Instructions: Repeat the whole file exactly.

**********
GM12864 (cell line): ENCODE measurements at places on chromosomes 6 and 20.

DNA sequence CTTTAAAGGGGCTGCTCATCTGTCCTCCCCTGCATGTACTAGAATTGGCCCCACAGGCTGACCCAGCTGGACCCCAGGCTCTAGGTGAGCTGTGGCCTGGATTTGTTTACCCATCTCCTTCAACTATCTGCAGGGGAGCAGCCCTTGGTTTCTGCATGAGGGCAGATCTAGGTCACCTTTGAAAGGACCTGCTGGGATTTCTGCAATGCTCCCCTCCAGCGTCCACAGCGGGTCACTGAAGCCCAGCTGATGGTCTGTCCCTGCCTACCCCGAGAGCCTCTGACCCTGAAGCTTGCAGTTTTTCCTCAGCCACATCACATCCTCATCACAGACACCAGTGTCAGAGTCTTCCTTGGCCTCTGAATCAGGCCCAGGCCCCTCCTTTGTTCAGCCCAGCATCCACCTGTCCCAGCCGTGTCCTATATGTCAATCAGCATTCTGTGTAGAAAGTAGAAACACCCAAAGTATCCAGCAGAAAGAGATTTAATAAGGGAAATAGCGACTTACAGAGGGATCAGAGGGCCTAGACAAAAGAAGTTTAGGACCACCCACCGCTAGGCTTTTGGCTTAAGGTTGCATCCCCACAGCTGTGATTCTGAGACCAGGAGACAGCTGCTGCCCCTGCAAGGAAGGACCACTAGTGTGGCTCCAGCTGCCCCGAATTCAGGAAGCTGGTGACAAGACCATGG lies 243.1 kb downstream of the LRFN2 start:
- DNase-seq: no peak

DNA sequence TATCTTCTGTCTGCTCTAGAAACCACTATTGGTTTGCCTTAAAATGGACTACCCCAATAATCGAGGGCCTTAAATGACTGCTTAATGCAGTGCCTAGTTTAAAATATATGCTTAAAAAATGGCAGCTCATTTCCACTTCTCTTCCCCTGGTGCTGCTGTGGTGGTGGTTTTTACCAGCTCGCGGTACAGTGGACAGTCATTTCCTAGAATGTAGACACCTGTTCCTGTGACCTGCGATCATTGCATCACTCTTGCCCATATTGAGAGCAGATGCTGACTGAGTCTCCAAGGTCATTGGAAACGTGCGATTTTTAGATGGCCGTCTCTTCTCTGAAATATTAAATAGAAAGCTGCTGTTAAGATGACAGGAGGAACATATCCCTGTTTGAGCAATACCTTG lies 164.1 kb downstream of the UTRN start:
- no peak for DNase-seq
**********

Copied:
GM12864 (cell line): ENCODE measurements at places on chromosomes 6 and 20.

DNA sequence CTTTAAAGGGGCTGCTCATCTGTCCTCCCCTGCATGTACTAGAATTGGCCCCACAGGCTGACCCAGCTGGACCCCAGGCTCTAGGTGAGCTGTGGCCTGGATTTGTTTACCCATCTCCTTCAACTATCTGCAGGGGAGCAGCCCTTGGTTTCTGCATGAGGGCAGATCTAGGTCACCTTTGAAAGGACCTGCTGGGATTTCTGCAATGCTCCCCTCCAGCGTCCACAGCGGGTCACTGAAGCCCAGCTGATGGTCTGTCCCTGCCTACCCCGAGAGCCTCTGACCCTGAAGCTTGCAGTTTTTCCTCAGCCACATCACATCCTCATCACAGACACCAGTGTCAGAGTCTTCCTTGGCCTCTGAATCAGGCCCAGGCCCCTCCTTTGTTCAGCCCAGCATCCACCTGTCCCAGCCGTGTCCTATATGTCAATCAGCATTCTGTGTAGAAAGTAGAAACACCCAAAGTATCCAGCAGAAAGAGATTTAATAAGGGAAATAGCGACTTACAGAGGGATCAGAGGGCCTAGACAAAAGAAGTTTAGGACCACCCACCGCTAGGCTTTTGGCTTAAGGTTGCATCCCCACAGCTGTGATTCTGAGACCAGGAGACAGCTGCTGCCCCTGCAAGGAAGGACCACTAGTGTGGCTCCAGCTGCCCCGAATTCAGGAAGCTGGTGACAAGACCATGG lies 243.1 kb downstream of the LRFN2 start:
- DNase-seq: no peak

DNA sequence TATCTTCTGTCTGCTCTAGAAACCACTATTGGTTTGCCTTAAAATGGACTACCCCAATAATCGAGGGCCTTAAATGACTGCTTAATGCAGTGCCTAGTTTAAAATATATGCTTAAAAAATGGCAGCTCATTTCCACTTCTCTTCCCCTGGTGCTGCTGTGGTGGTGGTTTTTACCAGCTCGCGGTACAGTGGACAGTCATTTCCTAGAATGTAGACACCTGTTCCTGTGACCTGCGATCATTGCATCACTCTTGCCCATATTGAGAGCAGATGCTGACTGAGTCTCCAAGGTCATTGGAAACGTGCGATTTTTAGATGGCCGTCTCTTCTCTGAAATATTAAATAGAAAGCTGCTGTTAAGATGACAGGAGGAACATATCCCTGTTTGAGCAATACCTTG lies 164.1 kb downstream of the UTRN start:
- no peak for DNase-seq